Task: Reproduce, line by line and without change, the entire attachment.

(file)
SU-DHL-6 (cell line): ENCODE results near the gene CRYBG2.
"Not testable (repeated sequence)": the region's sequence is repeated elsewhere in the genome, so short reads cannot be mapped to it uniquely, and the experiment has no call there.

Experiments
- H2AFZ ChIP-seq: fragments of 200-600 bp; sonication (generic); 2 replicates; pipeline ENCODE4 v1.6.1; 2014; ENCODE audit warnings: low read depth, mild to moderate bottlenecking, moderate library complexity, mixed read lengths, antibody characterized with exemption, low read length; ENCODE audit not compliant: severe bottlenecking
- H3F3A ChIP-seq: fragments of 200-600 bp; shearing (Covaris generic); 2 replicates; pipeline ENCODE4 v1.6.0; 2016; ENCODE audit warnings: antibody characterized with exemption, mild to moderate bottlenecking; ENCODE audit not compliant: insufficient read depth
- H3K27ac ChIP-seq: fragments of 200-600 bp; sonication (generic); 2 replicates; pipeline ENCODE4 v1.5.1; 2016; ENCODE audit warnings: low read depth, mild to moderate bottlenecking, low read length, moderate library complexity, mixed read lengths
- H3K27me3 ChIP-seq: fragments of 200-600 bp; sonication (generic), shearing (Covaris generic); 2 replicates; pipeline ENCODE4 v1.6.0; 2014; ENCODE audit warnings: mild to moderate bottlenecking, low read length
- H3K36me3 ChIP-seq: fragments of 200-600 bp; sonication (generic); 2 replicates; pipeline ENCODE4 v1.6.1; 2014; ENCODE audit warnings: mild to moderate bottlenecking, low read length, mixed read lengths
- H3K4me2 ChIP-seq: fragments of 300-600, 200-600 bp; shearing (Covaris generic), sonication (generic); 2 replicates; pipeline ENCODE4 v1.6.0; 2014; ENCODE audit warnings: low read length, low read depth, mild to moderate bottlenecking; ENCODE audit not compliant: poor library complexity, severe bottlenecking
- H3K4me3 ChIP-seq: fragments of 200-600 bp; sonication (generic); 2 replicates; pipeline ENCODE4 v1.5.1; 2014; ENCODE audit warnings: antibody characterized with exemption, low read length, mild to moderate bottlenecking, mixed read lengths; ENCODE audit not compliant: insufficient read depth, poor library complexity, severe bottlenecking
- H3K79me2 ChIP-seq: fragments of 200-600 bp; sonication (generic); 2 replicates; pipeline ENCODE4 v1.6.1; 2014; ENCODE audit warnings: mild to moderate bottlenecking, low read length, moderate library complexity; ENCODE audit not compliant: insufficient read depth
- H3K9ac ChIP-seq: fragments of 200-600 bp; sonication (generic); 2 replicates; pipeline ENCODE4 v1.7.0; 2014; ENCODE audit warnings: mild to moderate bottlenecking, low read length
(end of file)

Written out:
SU-DHL-6 (cell line): ENCODE results near the gene CRYBG2.
"Not testable (repeated sequence)": the region's sequence is repeated elsewhere in the genome, so short reads cannot be mapped to it uniquely, and the experiment has no call there.

Experiments
- H2AFZ ChIP-seq: fragments of 200-600 bp; sonication (generic); 2 replicates; pipeline ENCODE4 v1.6.1; 2014; ENCODE audit warnings: low read depth, mild to moderate bottlenecking, moderate library complexity, mixed read lengths, antibody characterized with exemption, low read length; ENCODE audit not compliant: severe bottlenecking
- H3F3A ChIP-seq: fragments of 200-600 bp; shearing (Covaris generic); 2 replicates; pipeline ENCODE4 v1.6.0; 2016; ENCODE audit warnings: antibody characterized with exemption, mild to moderate bottlenecking; ENCODE audit not compliant: insufficient read depth
- H3K27ac ChIP-seq: fragments of 200-600 bp; sonication (generic); 2 replicates; pipeline ENCODE4 v1.5.1; 2016; ENCODE audit warnings: low read depth, mild to moderate bottlenecking, low read length, moderate library complexity, mixed read lengths
- H3K27me3 ChIP-seq: fragments of 200-600 bp; sonication (generic), shearing (Covaris generic); 2 replicates; pipeline ENCODE4 v1.6.0; 2014; ENCODE audit warnings: mild to moderate bottlenecking, low read length
- H3K36me3 ChIP-seq: fragments of 200-600 bp; sonication (generic); 2 replicates; pipeline ENCODE4 v1.6.1; 2014; ENCODE audit warnings: mild to moderate bottlenecking, low read length, mixed read lengths
- H3K4me2 ChIP-seq: fragments of 300-600, 200-600 bp; shearing (Covaris generic), sonication (generic); 2 replicates; pipeline ENCODE4 v1.6.0; 2014; ENCODE audit warnings: low read length, low read depth, mild to moderate bottlenecking; ENCODE audit not compliant: poor library complexity, severe bottlenecking
- H3K4me3 ChIP-seq: fragments of 200-600 bp; sonication (generic); 2 replicates; pipeline ENCODE4 v1.5.1; 2014; ENCODE audit warnings: antibody characterized with exemption, low read length, mild to moderate bottlenecking, mixed read lengths; ENCODE audit not compliant: insufficient read depth, poor library complexity, severe bottlenecking
- H3K79me2 ChIP-seq: fragments of 200-600 bp; sonication (generic); 2 replicates; pipeline ENCODE4 v1.6.1; 2014; ENCODE audit warnings: mild to moderate bottlenecking, low read length, moderate library complexity; ENCODE audit not compliant: insufficient read depth
- H3K9ac ChIP-seq: fragments of 200-600 bp; sonication (generic); 2 replicates; pipeline ENCODE4 v1.7.0; 2014; ENCODE audit warnings: mild to moderate bottlenecking, low read length